How many college students, do you suppose, share Daniel Gilford's idea of relaxing? When the junior meteorology student, who describes himself as "driven, motivated, intense," needs to chill out, he likes to kick back with a few really complex math problems.
"Math is fun to me. I am good at it. I can retreat into mathematics and become completely absorbed. To me, it's relaxing," said Daniel, recent recipient of an Ernest F. Hollings Scholarship from the National Oceanic and Atmospheric Administration.
An affinity for mathematics is a great thing for a meteorology student. "We're required to take a lot of math. … Past Calc 3," said Daniel, who has maintained a 4.0 grade-point average during his time at Florida State. "There's no easy road to becoming a meteorologist."
Courses such as meteorology computation, which Professor Zhaohua Wu taught last spring, prove Daniel's point. In the class, Dr. Wu said, students learn to use computational tools — Fortran-90 and Matlab for instance — and statistical analysis methods to solve meteorological and climate problems.
"To many students the course was very demanding, especially under the overwhelming homework load and projects I assigned to them," said Professor Wu. "Most of students spent numerous nights in the computer lab until midnight. (But) for Dan, the course content was so simple. … He just had the logic and knowledge to solve the problems in the most efficient way."
That proficiency helped Daniel — who, by the way, was home-schooled — land the Hollings Scholarship. The prestigious award, which goes to university juniors, provides exceptional opportunities for a young meteorologist. The scholarship is designed to increase undergraduate training in oceanic and atmospheric science, research, technology and education.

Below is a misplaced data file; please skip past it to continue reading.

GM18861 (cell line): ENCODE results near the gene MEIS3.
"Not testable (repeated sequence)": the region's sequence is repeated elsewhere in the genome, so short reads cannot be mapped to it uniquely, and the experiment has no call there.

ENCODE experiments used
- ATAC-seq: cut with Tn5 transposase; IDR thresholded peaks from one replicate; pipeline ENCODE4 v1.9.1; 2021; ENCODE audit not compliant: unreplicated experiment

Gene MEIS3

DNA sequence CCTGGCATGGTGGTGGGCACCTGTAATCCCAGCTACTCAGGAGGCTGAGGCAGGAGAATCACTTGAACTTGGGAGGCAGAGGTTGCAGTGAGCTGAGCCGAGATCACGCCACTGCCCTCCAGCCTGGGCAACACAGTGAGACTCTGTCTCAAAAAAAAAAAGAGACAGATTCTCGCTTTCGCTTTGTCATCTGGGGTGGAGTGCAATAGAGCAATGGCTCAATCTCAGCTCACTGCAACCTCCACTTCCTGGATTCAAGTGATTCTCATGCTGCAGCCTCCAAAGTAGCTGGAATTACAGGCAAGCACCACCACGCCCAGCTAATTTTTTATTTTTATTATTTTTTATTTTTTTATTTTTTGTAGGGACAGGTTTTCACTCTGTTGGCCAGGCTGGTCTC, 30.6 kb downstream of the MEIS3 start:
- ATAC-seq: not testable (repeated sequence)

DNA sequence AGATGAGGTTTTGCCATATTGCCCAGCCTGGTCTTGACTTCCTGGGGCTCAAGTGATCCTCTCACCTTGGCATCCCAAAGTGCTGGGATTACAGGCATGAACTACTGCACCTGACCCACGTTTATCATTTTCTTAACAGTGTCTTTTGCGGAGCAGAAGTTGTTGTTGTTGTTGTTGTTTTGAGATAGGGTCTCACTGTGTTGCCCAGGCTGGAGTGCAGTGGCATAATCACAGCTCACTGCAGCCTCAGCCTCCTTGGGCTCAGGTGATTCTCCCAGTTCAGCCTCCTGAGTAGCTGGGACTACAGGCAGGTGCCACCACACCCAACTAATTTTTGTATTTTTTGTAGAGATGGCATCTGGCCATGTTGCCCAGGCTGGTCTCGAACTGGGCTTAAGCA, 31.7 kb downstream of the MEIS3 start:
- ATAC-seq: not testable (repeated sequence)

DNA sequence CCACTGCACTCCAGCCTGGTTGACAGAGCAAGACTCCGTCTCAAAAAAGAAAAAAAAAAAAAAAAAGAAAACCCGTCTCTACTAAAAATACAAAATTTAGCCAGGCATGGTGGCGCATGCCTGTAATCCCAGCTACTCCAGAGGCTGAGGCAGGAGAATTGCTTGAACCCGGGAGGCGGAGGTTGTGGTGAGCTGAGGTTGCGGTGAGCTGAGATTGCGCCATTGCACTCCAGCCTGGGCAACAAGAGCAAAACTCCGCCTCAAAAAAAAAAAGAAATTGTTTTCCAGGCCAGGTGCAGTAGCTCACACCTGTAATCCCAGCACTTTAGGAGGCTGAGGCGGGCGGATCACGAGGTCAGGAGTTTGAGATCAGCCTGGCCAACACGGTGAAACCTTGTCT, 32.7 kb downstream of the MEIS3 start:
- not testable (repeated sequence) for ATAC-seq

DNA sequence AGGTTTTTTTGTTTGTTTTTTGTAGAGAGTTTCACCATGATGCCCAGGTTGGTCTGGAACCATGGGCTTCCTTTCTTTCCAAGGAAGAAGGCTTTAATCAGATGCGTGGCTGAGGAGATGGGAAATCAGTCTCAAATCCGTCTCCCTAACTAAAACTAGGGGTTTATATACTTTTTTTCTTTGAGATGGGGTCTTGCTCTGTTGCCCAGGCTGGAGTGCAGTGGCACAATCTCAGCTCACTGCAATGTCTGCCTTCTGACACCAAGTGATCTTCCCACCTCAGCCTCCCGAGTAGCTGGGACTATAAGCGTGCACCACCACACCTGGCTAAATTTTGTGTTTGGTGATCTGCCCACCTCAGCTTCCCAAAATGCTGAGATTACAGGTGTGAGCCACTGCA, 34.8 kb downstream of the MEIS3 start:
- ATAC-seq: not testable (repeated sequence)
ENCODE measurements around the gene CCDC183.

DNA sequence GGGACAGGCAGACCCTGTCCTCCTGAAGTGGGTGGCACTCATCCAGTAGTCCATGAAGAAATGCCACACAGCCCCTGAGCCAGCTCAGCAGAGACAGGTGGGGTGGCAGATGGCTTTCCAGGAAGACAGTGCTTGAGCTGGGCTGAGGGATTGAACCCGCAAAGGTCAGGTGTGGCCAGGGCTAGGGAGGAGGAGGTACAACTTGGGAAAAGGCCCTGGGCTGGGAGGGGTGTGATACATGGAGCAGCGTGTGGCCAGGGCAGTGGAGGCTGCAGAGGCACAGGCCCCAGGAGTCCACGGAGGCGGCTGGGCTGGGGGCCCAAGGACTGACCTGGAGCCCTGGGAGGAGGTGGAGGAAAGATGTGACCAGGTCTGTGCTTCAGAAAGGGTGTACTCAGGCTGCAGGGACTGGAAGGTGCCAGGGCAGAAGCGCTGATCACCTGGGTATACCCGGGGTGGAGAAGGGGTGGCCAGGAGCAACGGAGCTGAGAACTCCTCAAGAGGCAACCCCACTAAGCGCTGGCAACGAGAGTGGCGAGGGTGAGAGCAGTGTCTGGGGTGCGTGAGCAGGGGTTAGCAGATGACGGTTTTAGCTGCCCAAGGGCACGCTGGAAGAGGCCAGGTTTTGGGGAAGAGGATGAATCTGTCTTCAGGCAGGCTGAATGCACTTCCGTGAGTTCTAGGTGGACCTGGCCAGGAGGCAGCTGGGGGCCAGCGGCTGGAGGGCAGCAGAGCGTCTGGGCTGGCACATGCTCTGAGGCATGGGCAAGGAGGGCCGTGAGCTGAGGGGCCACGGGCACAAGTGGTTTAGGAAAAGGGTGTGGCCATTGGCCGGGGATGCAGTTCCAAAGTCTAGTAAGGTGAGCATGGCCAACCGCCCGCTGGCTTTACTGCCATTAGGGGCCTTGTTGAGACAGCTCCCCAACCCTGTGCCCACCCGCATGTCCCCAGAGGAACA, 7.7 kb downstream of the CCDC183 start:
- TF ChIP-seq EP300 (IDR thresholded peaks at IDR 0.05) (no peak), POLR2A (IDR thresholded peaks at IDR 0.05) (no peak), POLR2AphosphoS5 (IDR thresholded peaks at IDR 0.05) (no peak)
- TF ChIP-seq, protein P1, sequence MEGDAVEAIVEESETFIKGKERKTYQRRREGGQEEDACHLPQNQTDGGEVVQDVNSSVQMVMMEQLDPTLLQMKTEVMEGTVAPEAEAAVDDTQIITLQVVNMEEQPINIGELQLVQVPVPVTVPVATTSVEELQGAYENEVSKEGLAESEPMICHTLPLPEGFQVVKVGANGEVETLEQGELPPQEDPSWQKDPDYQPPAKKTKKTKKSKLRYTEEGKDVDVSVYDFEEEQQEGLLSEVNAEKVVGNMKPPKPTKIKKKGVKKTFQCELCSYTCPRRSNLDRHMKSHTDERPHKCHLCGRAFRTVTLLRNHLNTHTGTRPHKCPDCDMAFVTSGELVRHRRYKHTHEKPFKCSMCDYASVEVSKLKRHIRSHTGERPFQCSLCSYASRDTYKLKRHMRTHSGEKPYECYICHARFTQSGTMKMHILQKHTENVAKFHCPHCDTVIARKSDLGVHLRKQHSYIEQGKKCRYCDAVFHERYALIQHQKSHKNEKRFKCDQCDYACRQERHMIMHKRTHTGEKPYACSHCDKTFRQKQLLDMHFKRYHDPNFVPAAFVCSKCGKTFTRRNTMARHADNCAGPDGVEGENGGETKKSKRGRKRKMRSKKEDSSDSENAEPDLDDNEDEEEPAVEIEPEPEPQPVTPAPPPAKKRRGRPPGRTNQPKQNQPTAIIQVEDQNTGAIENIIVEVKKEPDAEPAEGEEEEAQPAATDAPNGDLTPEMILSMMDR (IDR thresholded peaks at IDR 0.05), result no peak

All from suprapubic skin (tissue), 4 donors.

Hollings Scholars travel to NOAA headquarters in Silver Spring, Md., for a weeklong orientation before deciding upon a research project from a smorgasbord of possibilities. Students select a topic — studying tsunamis in Hawaii or algae bloom in the Great Lakes, for instance — based on their career goals and interests. They spend the summer before their senior year doing the research, while being paid for their efforts. At the end of the summer they return to NOAA headquarters to present their findings.
The chance to do research is one of the things that caused Daniel to come to Florida State. "One of my first questions when I was speaking with the meteorology advisor at Orientation was, 'Are there opportunities for research?' I was told that many of the professors in the program are enthusiastic about allowing students to do research in the atmospheric sciences," he said.
"I took advantage of this at the end of my sophomore year when I began working for the Center for Oceanic-Atmospheric Prediction Studies. COAPS allowed me to (fulfill) my desire for research and dive right into my field immediately."
His current research has many practical applications. "I analyze daily and hourly temperature ranges and correlate them with climate oscillations such as the El Nino/La Nina-Southern Oscillation," said Daniel. An oscillation is essentially a climate pattern. El Nino and La Nina are characterized by variations in the surface temperature of the eastern Pacific Ocean. "I also compare the data with heat stress on livestock, on energy consumption and other effects upon society."
Daniel's world is wider than the realm of mathematics, meteorology and research. In fact, he took a year off after completing his high-school studies to work — and indulge his passion for nature — at Teen Valley Ranch, a year-round non-denominational Christian camp and retreat in the Blue Ridge Mountains of North Carolina.
"The night sky was incredible up there. Being outdoors and taking part in all the activities — I even learned to ski," said Daniel. "It was a wonderful experience."
Here at Florida State, Daniel is active in the Christian fraternity Kappa Upsilon Chi, last year as its social chair and this year as chaplain. "I organize our semi-annual retreat and guide the fraternity in spiritual matters and leadership," he said.
He was a resident assistant during his sophomore year. "There were so many challenging days when I was able to push through and assist the members of my community, as well as grow in leadership," said Daniel.
On track to graduate in the spring of 2012, Daniel intends to continue his education. "I want to continue my research and my studies either in mathematics or meteorology/climatology," he said. "Ultimately, I would love to receive my Ph.D. and be able to teach."
Professor Wu would be surprised if his student didn't achieve his goal. "I feel that Dan is determined to pursue a career that only a very small group of 'pure' scientists would pursue, without seeking shortcuts for fame or wealth."